Poverty in America: What we hope, what we believe, and what is actually true

This video, created by YouTube user “Politizane,” aptly demonstrates not only the astonishing wealth inequality in the United States, but the great yawning divide between what Americans believe is the distribution of wealth in this country and what actually exists. Note: the idealized version of the wealth curve is the same across partisan lines. (No socialism here!)

According to Politizane, who created the visualization using data from Mother Jones, Think Progress, CNN, and economist Dan Ariely, the poorest Americans, in our idealized version, would be poor, but wouldn’t suffer unduly. In reality, the poor don’t even register on the wealth scale. The middle class is barely distinguishable from the poor, and even the rich are not very well off. The top 1 percent of America, however, has 40 percent of America’s wealth. The bottom 80 percent of American only has 7 percent of the country’s wealth to share between them.

What isn’t shown in Politizane’s remarkable video is how disproportionately women in America suffer from poverty, particularly women of color. According to the National Women’s Law Center analysis of U.S. Census poverty data released in 2012, the poverty rate for women in the U.S. has stabilized post-recession, but at 14.6 percent, remains the highest rate in nearly two decades. The poverty rate for men was also stable, standing at 10.9 percent. (You can read the full report here.)

The poverty rate for black women in 2011 was 25.9 percent, nearly double that of women generally. The poverty rate for Hispanic women dropped to 23.9 percent from 25 percent the year prior — a small victory given the high number of Hispanic women in poverty, but a victory nonetheless.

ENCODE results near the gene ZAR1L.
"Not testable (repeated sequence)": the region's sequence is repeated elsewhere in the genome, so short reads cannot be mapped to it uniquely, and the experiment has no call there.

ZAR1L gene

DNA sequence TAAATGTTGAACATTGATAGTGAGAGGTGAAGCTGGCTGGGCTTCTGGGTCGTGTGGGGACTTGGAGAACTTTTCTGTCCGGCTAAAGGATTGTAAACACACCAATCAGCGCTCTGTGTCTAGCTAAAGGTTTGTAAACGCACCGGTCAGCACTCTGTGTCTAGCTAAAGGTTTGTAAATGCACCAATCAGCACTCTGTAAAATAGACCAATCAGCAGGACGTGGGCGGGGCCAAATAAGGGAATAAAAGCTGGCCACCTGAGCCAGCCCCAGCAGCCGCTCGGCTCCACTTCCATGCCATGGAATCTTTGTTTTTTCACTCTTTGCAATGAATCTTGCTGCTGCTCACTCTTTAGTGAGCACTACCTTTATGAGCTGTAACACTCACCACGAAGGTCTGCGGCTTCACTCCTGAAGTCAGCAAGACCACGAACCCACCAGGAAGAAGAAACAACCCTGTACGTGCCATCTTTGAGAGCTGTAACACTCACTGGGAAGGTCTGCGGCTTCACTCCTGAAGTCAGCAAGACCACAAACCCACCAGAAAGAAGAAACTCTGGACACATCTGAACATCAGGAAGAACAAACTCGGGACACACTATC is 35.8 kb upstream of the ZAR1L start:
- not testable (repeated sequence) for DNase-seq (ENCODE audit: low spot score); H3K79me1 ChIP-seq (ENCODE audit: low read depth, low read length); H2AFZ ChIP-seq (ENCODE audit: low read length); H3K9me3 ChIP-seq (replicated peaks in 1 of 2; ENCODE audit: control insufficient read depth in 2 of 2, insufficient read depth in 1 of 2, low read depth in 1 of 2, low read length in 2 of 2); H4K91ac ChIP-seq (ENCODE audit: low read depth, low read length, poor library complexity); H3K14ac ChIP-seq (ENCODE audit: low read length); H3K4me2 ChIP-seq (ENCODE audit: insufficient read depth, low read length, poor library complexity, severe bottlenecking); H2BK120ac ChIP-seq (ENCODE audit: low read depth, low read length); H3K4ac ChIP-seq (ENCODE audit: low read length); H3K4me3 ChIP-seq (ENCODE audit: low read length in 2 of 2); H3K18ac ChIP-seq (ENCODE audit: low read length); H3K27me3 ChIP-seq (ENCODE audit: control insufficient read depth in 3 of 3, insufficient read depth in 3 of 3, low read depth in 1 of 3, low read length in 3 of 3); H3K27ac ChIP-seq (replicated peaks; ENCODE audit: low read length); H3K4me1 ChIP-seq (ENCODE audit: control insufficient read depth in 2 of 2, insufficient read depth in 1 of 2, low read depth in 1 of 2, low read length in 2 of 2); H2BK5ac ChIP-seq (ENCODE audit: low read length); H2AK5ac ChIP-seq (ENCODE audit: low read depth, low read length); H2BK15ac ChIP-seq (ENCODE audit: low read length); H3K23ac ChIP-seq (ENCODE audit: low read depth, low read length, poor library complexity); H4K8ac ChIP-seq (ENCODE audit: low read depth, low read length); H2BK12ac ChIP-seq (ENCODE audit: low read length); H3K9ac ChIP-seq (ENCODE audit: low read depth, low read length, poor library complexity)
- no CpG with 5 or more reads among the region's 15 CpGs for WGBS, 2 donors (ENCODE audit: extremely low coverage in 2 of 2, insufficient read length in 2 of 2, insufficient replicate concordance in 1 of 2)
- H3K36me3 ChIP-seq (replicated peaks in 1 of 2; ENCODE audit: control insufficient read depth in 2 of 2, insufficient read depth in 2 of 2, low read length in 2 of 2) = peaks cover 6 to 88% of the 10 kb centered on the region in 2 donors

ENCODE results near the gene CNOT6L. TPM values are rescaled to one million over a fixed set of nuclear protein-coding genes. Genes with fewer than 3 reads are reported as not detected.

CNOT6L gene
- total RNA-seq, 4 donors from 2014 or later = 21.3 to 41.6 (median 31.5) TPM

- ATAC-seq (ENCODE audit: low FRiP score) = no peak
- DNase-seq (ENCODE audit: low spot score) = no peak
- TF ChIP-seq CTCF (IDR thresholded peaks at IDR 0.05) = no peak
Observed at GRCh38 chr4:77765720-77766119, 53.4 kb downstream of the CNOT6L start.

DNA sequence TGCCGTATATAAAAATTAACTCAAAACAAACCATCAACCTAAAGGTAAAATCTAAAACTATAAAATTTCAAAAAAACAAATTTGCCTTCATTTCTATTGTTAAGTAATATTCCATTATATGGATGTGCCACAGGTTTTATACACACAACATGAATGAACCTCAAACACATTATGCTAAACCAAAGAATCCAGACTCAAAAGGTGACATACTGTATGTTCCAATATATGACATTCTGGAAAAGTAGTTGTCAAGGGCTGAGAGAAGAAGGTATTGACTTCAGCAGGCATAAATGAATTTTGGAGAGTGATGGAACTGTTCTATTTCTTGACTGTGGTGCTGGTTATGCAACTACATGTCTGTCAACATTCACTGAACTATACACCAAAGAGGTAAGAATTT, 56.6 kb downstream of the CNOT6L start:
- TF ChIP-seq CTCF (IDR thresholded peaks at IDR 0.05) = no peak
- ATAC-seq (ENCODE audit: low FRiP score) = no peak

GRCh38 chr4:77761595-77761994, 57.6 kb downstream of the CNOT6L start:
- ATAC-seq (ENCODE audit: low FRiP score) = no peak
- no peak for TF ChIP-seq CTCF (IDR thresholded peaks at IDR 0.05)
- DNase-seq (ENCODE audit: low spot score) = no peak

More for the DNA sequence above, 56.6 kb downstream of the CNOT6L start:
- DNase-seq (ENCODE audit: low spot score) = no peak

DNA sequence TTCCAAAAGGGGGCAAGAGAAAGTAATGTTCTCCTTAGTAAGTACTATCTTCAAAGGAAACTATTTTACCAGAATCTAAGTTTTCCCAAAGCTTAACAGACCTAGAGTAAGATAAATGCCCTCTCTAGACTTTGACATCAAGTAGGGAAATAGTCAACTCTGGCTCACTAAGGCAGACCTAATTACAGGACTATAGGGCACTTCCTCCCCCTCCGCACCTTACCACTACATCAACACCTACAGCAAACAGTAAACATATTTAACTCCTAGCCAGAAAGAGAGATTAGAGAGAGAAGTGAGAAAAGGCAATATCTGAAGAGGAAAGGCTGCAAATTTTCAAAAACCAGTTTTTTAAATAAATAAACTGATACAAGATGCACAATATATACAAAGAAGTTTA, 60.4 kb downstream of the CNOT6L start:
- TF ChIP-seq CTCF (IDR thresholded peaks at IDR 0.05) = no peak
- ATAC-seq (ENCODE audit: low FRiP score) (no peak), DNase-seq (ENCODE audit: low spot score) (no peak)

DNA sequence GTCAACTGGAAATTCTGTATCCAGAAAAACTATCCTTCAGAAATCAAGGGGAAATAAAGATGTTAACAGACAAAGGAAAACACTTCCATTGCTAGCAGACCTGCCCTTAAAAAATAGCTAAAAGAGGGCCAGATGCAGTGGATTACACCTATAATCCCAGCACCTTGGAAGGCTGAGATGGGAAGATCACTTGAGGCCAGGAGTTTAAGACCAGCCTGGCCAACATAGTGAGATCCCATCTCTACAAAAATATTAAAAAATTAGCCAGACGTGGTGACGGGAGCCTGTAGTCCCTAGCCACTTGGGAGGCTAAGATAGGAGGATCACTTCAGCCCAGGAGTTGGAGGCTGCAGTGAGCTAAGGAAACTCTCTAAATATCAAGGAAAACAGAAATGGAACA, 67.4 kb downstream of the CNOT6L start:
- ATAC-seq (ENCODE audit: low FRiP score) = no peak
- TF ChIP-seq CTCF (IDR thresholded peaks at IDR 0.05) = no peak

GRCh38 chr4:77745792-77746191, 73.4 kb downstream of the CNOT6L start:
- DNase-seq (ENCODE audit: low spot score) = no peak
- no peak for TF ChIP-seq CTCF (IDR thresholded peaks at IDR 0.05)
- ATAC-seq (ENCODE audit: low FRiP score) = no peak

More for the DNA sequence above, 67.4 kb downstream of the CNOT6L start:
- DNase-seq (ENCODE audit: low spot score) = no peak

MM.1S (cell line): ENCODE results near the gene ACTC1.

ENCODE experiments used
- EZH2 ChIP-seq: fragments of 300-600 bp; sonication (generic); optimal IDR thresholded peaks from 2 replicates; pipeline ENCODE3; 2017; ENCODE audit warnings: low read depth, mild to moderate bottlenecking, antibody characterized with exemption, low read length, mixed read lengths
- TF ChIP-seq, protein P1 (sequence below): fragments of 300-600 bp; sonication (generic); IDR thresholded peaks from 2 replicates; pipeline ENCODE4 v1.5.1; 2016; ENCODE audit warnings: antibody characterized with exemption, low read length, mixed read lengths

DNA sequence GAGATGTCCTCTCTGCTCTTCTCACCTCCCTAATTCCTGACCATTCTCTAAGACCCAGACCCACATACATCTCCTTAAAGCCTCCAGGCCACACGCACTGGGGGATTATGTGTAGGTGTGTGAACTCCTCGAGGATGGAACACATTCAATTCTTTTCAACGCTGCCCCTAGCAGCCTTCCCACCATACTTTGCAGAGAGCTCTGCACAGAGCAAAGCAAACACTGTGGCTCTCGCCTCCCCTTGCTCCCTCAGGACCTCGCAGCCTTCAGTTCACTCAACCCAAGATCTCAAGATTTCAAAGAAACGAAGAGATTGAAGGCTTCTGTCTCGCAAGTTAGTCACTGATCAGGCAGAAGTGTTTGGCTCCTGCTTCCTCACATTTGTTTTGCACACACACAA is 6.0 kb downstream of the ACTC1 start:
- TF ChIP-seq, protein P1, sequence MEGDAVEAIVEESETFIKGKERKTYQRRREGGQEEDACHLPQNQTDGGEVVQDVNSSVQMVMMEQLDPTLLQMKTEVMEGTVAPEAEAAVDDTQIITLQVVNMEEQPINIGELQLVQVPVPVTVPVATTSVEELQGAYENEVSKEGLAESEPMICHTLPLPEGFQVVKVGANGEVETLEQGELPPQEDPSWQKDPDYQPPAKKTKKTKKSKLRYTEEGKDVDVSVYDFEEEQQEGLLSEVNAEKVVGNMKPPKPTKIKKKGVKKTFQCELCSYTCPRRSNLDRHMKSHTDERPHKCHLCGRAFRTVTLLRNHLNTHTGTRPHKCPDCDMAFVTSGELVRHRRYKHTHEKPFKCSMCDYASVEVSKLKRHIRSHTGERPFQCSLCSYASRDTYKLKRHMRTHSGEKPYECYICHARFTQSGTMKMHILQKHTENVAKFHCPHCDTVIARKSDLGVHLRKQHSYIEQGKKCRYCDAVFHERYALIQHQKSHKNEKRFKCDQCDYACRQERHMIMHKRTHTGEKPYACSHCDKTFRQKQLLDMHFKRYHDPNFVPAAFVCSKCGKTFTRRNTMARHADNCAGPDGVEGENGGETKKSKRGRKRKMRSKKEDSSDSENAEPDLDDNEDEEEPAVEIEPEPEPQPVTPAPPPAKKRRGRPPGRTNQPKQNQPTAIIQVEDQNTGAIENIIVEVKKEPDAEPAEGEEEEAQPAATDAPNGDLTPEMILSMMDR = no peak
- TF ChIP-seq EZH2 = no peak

The poverty rate for elderly women held steady at 10.7 percent; but the poverty rate of elderly women living alone grew to 18.4 percent from 17 percent the year prior.

Overall, 46.2 million Americans were living in poverty in 2011, the largest number of people considered poor since the census began recording poverty statistics more than half a century ago. If we’re talking history, it’s also significant to note: since the beginning of measuring poverty statistics, women have always had higher levels of poverty than men.

Today, 17.7 million poor people in this country are women. Some of those women, who are receiving federal aid through programs such as the Special Supplemental Nutrition Program for Women, Infants and Children (WIC) will suffer further with cuts due to the sequester. The question remains what real actions we can take to support them instead. Because as Politizane plainly exposed, what we hope to be true about people in poverty, and what we believe to be true about poverty, is far from what is true about people suffering in poverty.

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